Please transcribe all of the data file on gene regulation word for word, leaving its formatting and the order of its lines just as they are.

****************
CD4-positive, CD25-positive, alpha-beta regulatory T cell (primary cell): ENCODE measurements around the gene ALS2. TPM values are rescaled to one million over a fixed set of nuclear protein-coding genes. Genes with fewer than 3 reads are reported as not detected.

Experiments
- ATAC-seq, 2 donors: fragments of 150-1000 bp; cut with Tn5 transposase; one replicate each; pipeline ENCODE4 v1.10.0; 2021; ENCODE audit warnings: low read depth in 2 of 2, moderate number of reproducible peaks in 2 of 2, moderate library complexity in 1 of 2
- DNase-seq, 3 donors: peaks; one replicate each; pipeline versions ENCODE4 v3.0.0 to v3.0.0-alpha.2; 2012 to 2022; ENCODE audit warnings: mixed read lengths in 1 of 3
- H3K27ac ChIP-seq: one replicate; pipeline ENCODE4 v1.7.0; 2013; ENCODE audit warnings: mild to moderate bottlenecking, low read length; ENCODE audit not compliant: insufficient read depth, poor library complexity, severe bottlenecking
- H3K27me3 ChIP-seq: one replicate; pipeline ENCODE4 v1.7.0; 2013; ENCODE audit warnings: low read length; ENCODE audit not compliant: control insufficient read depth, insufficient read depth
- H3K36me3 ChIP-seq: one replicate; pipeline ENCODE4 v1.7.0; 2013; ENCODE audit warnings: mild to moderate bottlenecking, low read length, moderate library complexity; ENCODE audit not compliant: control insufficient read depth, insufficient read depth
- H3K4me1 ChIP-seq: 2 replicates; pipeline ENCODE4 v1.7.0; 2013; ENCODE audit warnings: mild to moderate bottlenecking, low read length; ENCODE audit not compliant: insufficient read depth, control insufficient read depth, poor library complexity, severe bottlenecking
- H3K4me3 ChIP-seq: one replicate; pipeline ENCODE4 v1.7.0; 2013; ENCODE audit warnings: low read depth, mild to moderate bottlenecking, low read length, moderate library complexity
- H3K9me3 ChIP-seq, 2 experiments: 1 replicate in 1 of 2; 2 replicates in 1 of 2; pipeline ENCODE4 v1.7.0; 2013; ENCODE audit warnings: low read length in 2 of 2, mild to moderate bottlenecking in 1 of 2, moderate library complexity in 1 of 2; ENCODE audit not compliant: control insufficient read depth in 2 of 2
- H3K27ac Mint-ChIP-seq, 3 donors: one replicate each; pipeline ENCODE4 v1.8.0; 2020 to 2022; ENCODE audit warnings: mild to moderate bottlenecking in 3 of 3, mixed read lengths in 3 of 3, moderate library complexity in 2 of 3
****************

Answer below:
CD4-positive, CD25-positive, alpha-beta regulatory T cell (primary cell): ENCODE measurements around the gene ALS2. TPM values are rescaled to one million over a fixed set of nuclear protein-coding genes. Genes with fewer than 3 reads are reported as not detected.

Experiments
- ATAC-seq, 2 donors: fragments of 150-1000 bp; cut with Tn5 transposase; one replicate each; pipeline ENCODE4 v1.10.0; 2021; ENCODE audit warnings: low read depth in 2 of 2, moderate number of reproducible peaks in 2 of 2, moderate library complexity in 1 of 2
- DNase-seq, 3 donors: peaks; one replicate each; pipeline versions ENCODE4 v3.0.0 to v3.0.0-alpha.2; 2012 to 2022; ENCODE audit warnings: mixed read lengths in 1 of 3
- H3K27ac ChIP-seq: one replicate; pipeline ENCODE4 v1.7.0; 2013; ENCODE audit warnings: mild to moderate bottlenecking, low read length; ENCODE audit not compliant: insufficient read depth, poor library complexity, severe bottlenecking
- H3K27me3 ChIP-seq: one replicate; pipeline ENCODE4 v1.7.0; 2013; ENCODE audit warnings: low read length; ENCODE audit not compliant: control insufficient read depth, insufficient read depth
- H3K36me3 ChIP-seq: one replicate; pipeline ENCODE4 v1.7.0; 2013; ENCODE audit warnings: mild to moderate bottlenecking, low read length, moderate library complexity; ENCODE audit not compliant: control insufficient read depth, insufficient read depth
- H3K4me1 ChIP-seq: 2 replicates; pipeline ENCODE4 v1.7.0; 2013; ENCODE audit warnings: mild to moderate bottlenecking, low read length; ENCODE audit not compliant: insufficient read depth, control insufficient read depth, poor library complexity, severe bottlenecking
- H3K4me3 ChIP-seq: one replicate; pipeline ENCODE4 v1.7.0; 2013; ENCODE audit warnings: low read depth, mild to moderate bottlenecking, low read length, moderate library complexity
- H3K9me3 ChIP-seq, 2 experiments: 1 replicate in 1 of 2; 2 replicates in 1 of 2; pipeline ENCODE4 v1.7.0; 2013; ENCODE audit warnings: low read length in 2 of 2, mild to moderate bottlenecking in 1 of 2, moderate library complexity in 1 of 2; ENCODE audit not compliant: control insufficient read depth in 2 of 2
- H3K27ac Mint-ChIP-seq, 3 donors: one replicate each; pipeline ENCODE4 v1.8.0; 2020 to 2022; ENCODE audit warnings: mild to moderate bottlenecking in 3 of 3, mixed read lengths in 3 of 3, moderate library complexity in 2 of 3